RE: Making plots using transformation rules

• To: mathgroup at smc.vnet.net
• Subject: [mg71951] RE: [mg71928] Making plots using transformation rules
• From: "David Park" <djmp at earthlink.net>
• Date: Tue, 5 Dec 2006 06:04:56 -0500 (EST)

```Why do you use a SetDelayed instead of a simple Set?

g[t_] = D[t^2, t]
2 t

Plot[g[t], {t, 0, 10}];

Or if you had some more complicated function with parameters you might
define it with subvalue parameters as follows:

f[a_, b_][t_] = D[a  t^3 + b Sin[t], t]
3*a*t^2 + b*Cos[t]

Plot[f[2, 300][t], {t, 0, 10}];

Or you could even use

h[a_, b_][t_] := a  t^3 + b Sin[t]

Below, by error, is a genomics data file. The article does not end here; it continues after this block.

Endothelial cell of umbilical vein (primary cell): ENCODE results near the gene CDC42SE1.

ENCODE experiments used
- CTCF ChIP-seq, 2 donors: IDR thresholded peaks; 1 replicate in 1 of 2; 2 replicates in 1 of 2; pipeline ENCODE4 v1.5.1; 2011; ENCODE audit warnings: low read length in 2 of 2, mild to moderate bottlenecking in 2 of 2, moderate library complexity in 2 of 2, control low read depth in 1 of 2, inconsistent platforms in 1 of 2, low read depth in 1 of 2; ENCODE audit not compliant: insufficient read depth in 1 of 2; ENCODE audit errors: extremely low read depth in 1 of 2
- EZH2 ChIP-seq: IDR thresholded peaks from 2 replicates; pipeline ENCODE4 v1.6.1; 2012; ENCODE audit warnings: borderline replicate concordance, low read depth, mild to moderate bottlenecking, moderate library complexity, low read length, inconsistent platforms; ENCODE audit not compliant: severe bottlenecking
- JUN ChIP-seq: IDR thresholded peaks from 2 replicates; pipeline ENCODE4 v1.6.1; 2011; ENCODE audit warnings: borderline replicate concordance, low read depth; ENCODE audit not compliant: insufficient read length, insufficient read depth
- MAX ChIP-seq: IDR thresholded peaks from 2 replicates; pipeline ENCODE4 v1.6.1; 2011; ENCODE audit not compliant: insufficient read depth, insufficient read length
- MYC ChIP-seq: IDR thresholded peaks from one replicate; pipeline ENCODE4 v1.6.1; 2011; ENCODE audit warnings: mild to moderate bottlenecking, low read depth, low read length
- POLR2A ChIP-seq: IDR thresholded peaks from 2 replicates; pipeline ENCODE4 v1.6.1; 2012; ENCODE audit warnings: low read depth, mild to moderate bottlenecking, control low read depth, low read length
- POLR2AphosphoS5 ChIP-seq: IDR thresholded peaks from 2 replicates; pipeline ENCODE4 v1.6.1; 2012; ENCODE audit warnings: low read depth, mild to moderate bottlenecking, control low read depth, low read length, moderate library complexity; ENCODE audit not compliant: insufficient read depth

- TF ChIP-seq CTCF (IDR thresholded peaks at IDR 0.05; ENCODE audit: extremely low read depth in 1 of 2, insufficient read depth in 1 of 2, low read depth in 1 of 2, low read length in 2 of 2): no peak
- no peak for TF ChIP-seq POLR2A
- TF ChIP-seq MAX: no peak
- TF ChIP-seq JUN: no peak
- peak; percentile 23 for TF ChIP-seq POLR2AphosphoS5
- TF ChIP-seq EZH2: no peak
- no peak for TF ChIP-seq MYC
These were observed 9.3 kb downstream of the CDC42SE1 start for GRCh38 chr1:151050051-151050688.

Plot[h[2, 300]'[t], {t, 0, 10}];

It is generally worthwhile to have a function that is going to be plotted
well defined before plugging it into a Plot command - as opposed to doing a
lot of processing within the Plot command.

David Park

From: amannuc at yahoo.com [mailto:amannuc at yahoo.com]

Plot[Evaluate[f[x]], {x, 0, 10}]

I don't have this sort of function to plot. Because it involves
derivatives, I only get numerical output after defining a
transformation rule. A simple example (not the real one) is the
following:

g[t_] := D[t^2, t]
g[t] /. t -> 1

I cannot evaluate g, because then Mathematica thinks I am trying to
take a derivative with respect to the number 1, and flags that as
error. So I need the transformation rule to get function values.

What is the best way to plot g[t]? I am looking to create multiple
transformation rules that replace the argument t with a reasonable
range of values. Then I can plot g[t] versus t. Plot will not do this
directly because it takes variable values as input. However, as I've
said, the construction g[x] (x = some number) flags an error.